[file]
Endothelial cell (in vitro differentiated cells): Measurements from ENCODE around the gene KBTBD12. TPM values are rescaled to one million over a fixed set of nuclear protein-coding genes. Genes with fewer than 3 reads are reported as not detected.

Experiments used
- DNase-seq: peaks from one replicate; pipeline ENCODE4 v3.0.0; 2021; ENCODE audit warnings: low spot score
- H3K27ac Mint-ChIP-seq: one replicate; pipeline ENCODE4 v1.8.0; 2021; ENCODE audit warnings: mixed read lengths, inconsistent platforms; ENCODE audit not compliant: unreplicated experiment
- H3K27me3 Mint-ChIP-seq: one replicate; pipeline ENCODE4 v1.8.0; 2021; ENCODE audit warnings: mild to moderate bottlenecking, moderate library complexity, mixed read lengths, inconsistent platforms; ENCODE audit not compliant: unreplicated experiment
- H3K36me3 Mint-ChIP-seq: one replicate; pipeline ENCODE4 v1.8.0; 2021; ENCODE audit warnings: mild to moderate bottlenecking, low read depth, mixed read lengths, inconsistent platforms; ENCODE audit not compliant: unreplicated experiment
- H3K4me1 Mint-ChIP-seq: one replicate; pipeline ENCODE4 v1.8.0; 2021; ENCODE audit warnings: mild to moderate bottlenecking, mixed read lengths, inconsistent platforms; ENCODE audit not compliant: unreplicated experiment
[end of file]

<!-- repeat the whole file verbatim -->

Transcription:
Endothelial cell (in vitro differentiated cells): Measurements from ENCODE around the gene KBTBD12. TPM values are rescaled to one million over a fixed set of nuclear protein-coding genes. Genes with fewer than 3 reads are reported as not detected.

Experiments used
- DNase-seq: peaks from one replicate; pipeline ENCODE4 v3.0.0; 2021; ENCODE audit warnings: low spot score
- H3K27ac Mint-ChIP-seq: one replicate; pipeline ENCODE4 v1.8.0; 2021; ENCODE audit warnings: mixed read lengths, inconsistent platforms; ENCODE audit not compliant: unreplicated experiment
- H3K27me3 Mint-ChIP-seq: one replicate; pipeline ENCODE4 v1.8.0; 2021; ENCODE audit warnings: mild to moderate bottlenecking, moderate library complexity, mixed read lengths, inconsistent platforms; ENCODE audit not compliant: unreplicated experiment
- H3K36me3 Mint-ChIP-seq: one replicate; pipeline ENCODE4 v1.8.0; 2021; ENCODE audit warnings: mild to moderate bottlenecking, low read depth, mixed read lengths, inconsistent platforms; ENCODE audit not compliant: unreplicated experiment
- H3K4me1 Mint-ChIP-seq: one replicate; pipeline ENCODE4 v1.8.0; 2021; ENCODE audit warnings: mild to moderate bottlenecking, mixed read lengths, inconsistent platforms; ENCODE audit not compliant: unreplicated experiment